Underrated/Overlooked: Jim Hemphill on The Duel

Jim Hemphill champions one of the most ambitious (and satisfying) movies of 2016, a wildly original Western that defies expectations at all turns.

Some movies get by on the strength of one or two good ideas that are enough to propel them for two hours; The Duel, a Western written by Matt Cook (Triple 9) and directed by Kieran Darcy-Smith (Wish You Were Here) has enough great premises for a half-dozen movies, and pulls them all together in one of the most ambitious films of 2016. It’s a remarkable piece of work in the way that it provides the archetypal satisfactions of a classic Western while also completely subverting the genre’s conventions – it’s old-fashioned in the best sense, yet also modern and wildly original. In this sense, The Duel stands alongside post-classical masterpieces of the genre like Peckinpah’s Pat Garrett and Billy the Kid, Eastwood’s Unforgiven, and Walter Hill’s The Long Riders; it shows how the iconography and attitudes of the Western – a genre that’s been repeatedly declared dead since the late 1960s – can still be used to speak to contemporary concerns, and it reaffirms the power of formalist filmmaking in an era when movies are less often directed than they are captured.

Right off the bat, The Duel grabs the viewer by combining two reliable formulas, the revenge tale and a Heart of Darkness-esque journey narrative. In a prologue set during the aftermath of the Civil War, we see a knife fight between two men, Abraham Brand (Woody Harrelson) and Jesse Kingston (Jimmy Lee Jr.). Brand kills Kingston in front of Kingston’s young son David, and we jump forward in time to a period when David (Liam Hemsworth) is a Texas Ranger summoned by the governor (William Sadler) for a new assignment: investigating a series of murders and disappearances of Mexicans near the Rio Grande. Cook’s clever conceit is that the main suspect is Abraham, now a preacher who rules his own small town with a combination of charisma, mysticism and brute force – thus David is being called upon to track down and investigate the man who murdered his father years earlier.

In a way, this is standard stuff for a Western, but Cook starts messing with the formula almost immediately by deflating the revenge narrative; it turns out David never particularly cared for his father and thinks the world is probably a better place without him. By making David more an even-tempered pragmatist than a Searchers-style avenger, Cook completely upends our expectations and forces the viewer’s mind to open – just as we’re settling in for one kind of movie, he and Darcy-Smith let us know that we’re getting something a little different, and they deliver on that promise in one scene after another for 110 minutes. They’re experts at using familiar images and ideas lifted from other movies to new ends; the opening act recalls Apocalypse Now in more than a few ways, with Abraham as a sort of Kurtz figure (a parallel underlined by Harrelson’s shaved head and a lighting design straight out of Storaro), but every time we think The Duel is heading in one direction, it veers off and takes us in another. It’s a masterclass in using genre both as a form of shorthand and as a means of pulling the rug out from under the audience; the opening scenes are ruthlessly efficient, quickly acclimating us by taking advantage of our repository of shared images and stories, but the bulk of the film uses our own knowledge and expectations against us, often with chilling results.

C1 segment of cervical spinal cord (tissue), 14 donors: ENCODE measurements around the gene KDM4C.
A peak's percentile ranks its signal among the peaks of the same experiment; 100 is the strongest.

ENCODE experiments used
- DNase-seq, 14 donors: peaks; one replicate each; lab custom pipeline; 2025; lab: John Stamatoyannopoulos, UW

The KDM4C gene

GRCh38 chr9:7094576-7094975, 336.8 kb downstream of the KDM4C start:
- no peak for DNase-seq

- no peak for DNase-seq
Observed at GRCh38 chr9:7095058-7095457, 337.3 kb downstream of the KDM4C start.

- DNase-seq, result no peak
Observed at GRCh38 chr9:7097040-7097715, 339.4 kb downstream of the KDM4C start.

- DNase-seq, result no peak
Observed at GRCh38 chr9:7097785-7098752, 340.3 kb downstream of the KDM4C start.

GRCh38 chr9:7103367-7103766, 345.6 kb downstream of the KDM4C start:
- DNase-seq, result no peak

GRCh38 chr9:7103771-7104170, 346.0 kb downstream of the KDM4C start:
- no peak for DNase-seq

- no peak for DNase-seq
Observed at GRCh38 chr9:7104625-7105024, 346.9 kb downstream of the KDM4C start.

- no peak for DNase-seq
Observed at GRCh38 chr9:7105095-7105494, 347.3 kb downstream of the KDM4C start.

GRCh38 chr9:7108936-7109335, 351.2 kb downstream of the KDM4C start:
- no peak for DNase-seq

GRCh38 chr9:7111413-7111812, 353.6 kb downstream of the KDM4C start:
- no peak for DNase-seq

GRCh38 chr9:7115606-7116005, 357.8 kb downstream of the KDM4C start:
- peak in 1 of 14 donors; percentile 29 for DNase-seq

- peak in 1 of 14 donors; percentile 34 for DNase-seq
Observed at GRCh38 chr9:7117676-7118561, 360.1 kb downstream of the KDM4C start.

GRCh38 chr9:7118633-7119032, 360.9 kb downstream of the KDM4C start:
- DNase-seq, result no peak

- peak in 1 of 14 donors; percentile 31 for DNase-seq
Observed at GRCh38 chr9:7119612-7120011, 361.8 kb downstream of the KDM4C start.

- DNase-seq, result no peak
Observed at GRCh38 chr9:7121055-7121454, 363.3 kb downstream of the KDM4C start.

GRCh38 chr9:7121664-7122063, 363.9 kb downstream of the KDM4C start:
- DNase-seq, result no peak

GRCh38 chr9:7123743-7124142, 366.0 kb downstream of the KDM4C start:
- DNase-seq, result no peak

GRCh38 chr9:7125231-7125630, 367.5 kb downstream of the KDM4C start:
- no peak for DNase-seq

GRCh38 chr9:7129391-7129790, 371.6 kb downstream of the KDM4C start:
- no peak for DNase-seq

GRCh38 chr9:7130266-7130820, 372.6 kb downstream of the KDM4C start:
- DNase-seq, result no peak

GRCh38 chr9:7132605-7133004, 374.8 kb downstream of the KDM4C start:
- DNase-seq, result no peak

I don’t want to describe the story in much more detail, because part of The Duel‘s appeal comes from the sense of discovery that envelops the viewer as it progresses. Cook and Darcy-Smith use the relationship between David and Abraham as a springboard for several other narratives – I wouldn’t even call them subplots, because at times these narratives take over and become the main plot. There’s a fascinating storyline involving David’s wife, Marisol (Alice Braga), other digressions regarding various townspeople with different relationships to Abraham’s power, and a thriller element connected to the missing and murdered Mexicans. These and other tributaries that flow into the river of the main premise yield thoughtful reflections on power, race and religion that resonate with our present-day political climate without forcing the point; they also generate some of the most viscerally charged filmmaking I’ve seen all year.